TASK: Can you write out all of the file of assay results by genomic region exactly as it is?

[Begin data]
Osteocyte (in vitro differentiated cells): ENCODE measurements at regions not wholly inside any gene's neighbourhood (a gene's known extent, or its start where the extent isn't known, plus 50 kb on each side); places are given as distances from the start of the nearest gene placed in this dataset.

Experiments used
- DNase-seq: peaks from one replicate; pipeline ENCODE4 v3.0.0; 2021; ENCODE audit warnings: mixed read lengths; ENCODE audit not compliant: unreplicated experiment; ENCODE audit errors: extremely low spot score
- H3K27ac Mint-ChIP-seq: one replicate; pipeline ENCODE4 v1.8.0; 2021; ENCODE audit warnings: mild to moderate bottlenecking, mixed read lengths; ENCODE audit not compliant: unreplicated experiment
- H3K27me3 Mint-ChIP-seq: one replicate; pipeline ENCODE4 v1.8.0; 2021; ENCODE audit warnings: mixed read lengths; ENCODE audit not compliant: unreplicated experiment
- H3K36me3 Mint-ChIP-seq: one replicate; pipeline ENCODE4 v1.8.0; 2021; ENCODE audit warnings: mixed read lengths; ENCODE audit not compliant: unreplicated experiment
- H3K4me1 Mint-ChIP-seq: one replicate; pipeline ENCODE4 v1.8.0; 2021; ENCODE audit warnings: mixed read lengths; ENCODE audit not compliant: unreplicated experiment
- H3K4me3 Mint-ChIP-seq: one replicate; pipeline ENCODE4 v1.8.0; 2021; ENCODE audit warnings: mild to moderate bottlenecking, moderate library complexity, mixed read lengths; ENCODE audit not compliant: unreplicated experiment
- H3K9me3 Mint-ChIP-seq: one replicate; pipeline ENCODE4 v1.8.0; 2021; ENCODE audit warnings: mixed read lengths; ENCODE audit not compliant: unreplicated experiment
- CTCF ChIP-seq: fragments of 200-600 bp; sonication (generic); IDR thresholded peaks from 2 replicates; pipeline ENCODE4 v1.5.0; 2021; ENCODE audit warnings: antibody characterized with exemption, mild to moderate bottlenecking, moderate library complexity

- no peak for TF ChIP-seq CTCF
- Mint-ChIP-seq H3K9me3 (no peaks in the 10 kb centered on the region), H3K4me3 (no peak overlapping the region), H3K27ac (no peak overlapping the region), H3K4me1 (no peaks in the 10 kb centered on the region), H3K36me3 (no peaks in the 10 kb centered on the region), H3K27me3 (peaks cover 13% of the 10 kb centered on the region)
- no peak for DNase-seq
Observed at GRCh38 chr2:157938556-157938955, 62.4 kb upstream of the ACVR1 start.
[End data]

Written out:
Osteocyte (in vitro differentiated cells): ENCODE measurements at regions not wholly inside any gene's neighbourhood (a gene's known extent, or its start where the extent isn't known, plus 50 kb on each side); places are given as distances from the start of the nearest gene placed in this dataset.

Experiments used
- DNase-seq: peaks from one replicate; pipeline ENCODE4 v3.0.0; 2021; ENCODE audit warnings: mixed read lengths; ENCODE audit not compliant: unreplicated experiment; ENCODE audit errors: extremely low spot score
- H3K27ac Mint-ChIP-seq: one replicate; pipeline ENCODE4 v1.8.0; 2021; ENCODE audit warnings: mild to moderate bottlenecking, mixed read lengths; ENCODE audit not compliant: unreplicated experiment
- H3K27me3 Mint-ChIP-seq: one replicate; pipeline ENCODE4 v1.8.0; 2021; ENCODE audit warnings: mixed read lengths; ENCODE audit not compliant: unreplicated experiment
- H3K36me3 Mint-ChIP-seq: one replicate; pipeline ENCODE4 v1.8.0; 2021; ENCODE audit warnings: mixed read lengths; ENCODE audit not compliant: unreplicated experiment
- H3K4me1 Mint-ChIP-seq: one replicate; pipeline ENCODE4 v1.8.0; 2021; ENCODE audit warnings: mixed read lengths; ENCODE audit not compliant: unreplicated experiment
- H3K4me3 Mint-ChIP-seq: one replicate; pipeline ENCODE4 v1.8.0; 2021; ENCODE audit warnings: mild to moderate bottlenecking, moderate library complexity, mixed read lengths; ENCODE audit not compliant: unreplicated experiment
- H3K9me3 Mint-ChIP-seq: one replicate; pipeline ENCODE4 v1.8.0; 2021; ENCODE audit warnings: mixed read lengths; ENCODE audit not compliant: unreplicated experiment
- CTCF ChIP-seq: fragments of 200-600 bp; sonication (generic); IDR thresholded peaks from 2 replicates; pipeline ENCODE4 v1.5.0; 2021; ENCODE audit warnings: antibody characterized with exemption, mild to moderate bottlenecking, moderate library complexity

- no peak for TF ChIP-seq CTCF
- Mint-ChIP-seq H3K9me3 (no peaks in the 10 kb centered on the region), H3K4me3 (no peak overlapping the region), H3K27ac (no peak overlapping the region), H3K4me1 (no peaks in the 10 kb centered on the region), H3K36me3 (no peaks in the 10 kb centered on the region), H3K27me3 (peaks cover 13% of the 10 kb centered on the region)
- no peak for DNase-seq
Observed at GRCh38 chr2:157938556-157938955, 62.4 kb upstream of the ACVR1 start.